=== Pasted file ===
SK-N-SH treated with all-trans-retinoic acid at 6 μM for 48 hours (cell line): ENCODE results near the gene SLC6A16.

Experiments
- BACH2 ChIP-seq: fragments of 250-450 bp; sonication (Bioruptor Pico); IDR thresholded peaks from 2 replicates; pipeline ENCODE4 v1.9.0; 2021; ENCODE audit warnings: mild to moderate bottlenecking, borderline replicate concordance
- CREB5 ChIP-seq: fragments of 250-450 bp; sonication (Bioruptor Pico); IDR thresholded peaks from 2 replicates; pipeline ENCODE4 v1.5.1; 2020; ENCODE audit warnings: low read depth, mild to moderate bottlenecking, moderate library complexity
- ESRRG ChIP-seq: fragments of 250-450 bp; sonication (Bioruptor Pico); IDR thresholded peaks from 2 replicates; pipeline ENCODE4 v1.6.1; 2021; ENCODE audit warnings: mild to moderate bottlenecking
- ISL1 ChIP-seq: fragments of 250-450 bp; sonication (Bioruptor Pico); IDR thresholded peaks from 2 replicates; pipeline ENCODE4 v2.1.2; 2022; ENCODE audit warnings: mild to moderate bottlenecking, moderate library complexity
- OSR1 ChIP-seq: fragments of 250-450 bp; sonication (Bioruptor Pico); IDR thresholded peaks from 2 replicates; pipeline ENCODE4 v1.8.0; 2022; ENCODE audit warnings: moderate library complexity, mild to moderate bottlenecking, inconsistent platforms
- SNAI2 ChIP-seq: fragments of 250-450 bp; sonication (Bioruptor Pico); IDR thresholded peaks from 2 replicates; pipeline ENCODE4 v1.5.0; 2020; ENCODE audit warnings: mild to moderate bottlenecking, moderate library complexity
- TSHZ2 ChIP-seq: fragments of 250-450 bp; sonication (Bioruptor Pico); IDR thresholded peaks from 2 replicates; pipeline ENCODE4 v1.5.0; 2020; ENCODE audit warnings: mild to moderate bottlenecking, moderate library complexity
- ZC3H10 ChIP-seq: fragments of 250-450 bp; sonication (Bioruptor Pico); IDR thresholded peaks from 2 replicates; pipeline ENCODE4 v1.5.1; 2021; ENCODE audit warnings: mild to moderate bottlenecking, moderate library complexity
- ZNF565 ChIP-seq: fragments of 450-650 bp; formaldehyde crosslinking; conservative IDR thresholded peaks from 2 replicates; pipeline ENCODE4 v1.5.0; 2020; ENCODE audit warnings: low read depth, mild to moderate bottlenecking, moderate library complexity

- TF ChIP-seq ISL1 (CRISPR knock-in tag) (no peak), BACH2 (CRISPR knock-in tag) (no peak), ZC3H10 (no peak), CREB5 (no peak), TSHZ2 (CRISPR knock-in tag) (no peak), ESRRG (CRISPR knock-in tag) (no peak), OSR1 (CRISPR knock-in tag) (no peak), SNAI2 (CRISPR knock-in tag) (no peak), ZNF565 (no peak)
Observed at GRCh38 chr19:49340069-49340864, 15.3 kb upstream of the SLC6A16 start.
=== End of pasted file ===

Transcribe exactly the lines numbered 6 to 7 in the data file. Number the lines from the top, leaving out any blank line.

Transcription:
- ISL1 ChIP-seq: fragments of 250-450 bp; sonication (Bioruptor Pico); IDR thresholded peaks from 2 replicates; pipeline ENCODE4 v2.1.2; 2022; ENCODE audit warnings: mild to moderate bottlenecking, moderate library complexity
- OSR1 ChIP-seq: fragments of 250-450 bp; sonication (Bioruptor Pico); IDR thresholded peaks from 2 replicates; pipeline ENCODE4 v1.8.0; 2022; ENCODE audit warnings: moderate library complexity, mild to moderate bottlenecking, inconsistent platforms